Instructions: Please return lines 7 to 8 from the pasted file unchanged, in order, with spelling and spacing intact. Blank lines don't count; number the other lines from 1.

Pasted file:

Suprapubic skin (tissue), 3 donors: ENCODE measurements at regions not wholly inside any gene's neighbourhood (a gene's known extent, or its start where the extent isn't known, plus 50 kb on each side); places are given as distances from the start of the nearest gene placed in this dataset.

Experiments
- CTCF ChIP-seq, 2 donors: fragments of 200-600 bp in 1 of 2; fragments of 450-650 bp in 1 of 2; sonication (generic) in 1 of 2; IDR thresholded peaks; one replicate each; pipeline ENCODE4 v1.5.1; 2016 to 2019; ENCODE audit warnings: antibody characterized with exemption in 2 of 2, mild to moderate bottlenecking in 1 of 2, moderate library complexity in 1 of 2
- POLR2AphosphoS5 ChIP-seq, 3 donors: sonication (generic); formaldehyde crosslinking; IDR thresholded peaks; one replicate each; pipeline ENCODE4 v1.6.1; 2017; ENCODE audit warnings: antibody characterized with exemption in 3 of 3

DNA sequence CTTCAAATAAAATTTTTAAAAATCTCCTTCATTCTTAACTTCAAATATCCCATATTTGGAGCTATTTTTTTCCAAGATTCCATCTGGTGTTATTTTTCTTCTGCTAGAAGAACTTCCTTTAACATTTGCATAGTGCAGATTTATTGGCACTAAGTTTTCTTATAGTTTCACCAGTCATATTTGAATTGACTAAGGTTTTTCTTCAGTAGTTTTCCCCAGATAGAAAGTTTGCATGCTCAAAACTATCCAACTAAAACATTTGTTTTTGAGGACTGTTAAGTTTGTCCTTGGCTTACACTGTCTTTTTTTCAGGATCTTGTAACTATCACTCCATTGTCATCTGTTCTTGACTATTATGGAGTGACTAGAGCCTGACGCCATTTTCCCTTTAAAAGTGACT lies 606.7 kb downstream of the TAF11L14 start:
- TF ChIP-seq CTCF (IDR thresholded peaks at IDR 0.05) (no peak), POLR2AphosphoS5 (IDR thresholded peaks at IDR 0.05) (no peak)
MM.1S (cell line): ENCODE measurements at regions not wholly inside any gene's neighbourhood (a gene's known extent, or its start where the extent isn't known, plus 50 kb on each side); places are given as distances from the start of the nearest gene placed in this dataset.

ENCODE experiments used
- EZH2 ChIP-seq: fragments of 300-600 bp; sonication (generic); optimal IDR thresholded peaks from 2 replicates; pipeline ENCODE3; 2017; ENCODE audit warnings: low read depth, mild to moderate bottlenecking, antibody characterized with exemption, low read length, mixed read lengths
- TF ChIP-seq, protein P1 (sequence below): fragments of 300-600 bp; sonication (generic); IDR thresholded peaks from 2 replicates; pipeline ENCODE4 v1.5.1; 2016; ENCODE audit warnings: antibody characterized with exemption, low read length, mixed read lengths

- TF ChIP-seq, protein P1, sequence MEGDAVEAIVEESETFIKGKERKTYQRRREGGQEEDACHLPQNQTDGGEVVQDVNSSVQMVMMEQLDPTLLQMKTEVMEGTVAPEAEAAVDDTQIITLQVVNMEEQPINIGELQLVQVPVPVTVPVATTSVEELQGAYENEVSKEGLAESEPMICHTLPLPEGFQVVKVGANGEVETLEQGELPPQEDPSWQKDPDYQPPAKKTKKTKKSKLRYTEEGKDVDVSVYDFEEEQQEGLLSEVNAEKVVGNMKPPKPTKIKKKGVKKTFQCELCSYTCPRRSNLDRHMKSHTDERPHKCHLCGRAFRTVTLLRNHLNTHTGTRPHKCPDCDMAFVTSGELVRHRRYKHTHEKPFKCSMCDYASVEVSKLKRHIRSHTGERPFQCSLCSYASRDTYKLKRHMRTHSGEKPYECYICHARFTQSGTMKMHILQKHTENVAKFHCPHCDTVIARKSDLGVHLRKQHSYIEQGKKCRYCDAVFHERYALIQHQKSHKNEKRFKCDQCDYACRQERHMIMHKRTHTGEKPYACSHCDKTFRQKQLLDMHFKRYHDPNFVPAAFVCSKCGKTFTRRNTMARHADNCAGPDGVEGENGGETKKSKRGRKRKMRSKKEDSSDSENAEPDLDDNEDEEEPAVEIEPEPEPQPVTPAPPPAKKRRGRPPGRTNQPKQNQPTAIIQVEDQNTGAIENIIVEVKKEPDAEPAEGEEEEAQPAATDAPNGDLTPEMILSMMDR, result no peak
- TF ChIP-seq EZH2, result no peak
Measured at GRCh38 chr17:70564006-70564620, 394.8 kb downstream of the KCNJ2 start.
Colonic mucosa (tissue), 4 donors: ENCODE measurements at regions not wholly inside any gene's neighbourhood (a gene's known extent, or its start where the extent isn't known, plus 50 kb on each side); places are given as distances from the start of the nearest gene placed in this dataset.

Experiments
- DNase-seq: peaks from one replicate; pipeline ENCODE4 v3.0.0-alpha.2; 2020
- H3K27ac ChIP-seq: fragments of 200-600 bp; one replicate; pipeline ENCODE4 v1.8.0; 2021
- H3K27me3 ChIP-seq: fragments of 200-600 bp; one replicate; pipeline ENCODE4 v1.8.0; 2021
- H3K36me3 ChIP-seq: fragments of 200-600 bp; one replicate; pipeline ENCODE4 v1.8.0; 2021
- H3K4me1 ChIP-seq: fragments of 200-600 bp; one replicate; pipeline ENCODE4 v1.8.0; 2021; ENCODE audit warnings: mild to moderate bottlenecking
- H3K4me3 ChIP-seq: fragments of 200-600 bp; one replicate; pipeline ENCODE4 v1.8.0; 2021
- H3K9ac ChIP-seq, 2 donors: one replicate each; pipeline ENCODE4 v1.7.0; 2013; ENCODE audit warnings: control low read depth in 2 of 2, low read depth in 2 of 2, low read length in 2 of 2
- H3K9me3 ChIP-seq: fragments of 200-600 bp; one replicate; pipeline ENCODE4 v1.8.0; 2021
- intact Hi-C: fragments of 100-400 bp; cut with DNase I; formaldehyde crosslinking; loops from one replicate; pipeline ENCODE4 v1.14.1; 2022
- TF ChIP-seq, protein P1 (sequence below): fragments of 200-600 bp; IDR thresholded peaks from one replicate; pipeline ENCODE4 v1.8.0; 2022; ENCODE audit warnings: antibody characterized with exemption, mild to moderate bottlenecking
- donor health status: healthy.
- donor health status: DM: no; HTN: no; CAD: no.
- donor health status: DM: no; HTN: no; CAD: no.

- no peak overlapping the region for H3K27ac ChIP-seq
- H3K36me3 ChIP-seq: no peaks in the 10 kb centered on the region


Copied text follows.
MM.1S (cell line): ENCODE measurements at regions not wholly inside any gene's neighbourhood (a gene's known extent, or its start where the extent isn't known, plus 50 kb on each side); places are given as distances from the start of the nearest gene placed in this dataset.

ENCODE experiments used